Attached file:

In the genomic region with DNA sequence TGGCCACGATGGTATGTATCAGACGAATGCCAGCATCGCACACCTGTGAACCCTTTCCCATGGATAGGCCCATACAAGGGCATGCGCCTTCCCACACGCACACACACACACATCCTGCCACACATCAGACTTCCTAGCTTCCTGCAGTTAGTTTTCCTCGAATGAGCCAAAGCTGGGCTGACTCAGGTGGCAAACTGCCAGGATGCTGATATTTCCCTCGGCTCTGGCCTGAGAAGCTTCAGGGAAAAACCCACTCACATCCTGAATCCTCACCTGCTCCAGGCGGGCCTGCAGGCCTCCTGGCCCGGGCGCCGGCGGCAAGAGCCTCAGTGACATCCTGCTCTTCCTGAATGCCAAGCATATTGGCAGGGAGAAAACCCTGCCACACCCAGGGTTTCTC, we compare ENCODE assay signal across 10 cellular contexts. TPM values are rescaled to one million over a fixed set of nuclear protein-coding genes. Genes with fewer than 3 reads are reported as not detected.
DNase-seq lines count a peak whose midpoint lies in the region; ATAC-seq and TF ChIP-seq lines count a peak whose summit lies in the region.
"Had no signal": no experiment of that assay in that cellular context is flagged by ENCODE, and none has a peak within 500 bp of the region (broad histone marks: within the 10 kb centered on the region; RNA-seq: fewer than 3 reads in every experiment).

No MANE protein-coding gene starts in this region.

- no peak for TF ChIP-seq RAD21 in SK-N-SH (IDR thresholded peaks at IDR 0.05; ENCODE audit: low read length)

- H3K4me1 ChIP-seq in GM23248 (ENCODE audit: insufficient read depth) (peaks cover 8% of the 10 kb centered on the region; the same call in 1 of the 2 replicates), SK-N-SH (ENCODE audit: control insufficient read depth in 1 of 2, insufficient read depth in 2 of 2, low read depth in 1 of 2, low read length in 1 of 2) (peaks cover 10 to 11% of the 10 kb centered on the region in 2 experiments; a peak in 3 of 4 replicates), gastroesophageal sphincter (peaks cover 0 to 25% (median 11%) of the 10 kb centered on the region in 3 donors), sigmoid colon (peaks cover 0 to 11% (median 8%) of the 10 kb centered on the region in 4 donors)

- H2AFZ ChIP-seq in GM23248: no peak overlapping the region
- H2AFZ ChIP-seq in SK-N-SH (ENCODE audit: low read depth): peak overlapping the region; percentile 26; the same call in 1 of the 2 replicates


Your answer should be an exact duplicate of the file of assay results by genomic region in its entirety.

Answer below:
In the genomic region with DNA sequence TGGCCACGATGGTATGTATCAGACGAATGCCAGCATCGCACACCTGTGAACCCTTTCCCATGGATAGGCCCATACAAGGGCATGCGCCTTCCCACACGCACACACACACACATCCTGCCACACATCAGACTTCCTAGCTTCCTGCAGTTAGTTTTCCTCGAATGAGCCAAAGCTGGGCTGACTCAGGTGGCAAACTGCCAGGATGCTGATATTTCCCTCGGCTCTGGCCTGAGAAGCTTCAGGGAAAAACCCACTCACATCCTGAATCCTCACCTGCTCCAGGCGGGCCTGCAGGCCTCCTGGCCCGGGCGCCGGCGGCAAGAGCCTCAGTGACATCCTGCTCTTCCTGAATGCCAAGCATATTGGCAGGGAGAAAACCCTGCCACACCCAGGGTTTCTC, we compare ENCODE assay signal across 10 cellular contexts. TPM values are rescaled to one million over a fixed set of nuclear protein-coding genes. Genes with fewer than 3 reads are reported as not detected.
DNase-seq lines count a peak whose midpoint lies in the region; ATAC-seq and TF ChIP-seq lines count a peak whose summit lies in the region.
"Had no signal": no experiment of that assay in that cellular context is flagged by ENCODE, and none has a peak within 500 bp of the region (broad histone marks: within the 10 kb centered on the region; RNA-seq: fewer than 3 reads in every experiment).

No MANE protein-coding gene starts in this region.

- no peak for TF ChIP-seq RAD21 in SK-N-SH (IDR thresholded peaks at IDR 0.05; ENCODE audit: low read length)

- H3K4me1 ChIP-seq in GM23248 (ENCODE audit: insufficient read depth) (peaks cover 8% of the 10 kb centered on the region; the same call in 1 of the 2 replicates), SK-N-SH (ENCODE audit: control insufficient read depth in 1 of 2, insufficient read depth in 2 of 2, low read depth in 1 of 2, low read length in 1 of 2) (peaks cover 10 to 11% of the 10 kb centered on the region in 2 experiments; a peak in 3 of 4 replicates), gastroesophageal sphincter (peaks cover 0 to 25% (median 11%) of the 10 kb centered on the region in 3 donors), sigmoid colon (peaks cover 0 to 11% (median 8%) of the 10 kb centered on the region in 4 donors)

- H2AFZ ChIP-seq in GM23248: no peak overlapping the region
- H2AFZ ChIP-seq in SK-N-SH (ENCODE audit: low read depth): peak overlapping the region; percentile 26; the same call in 1 of the 2 replicates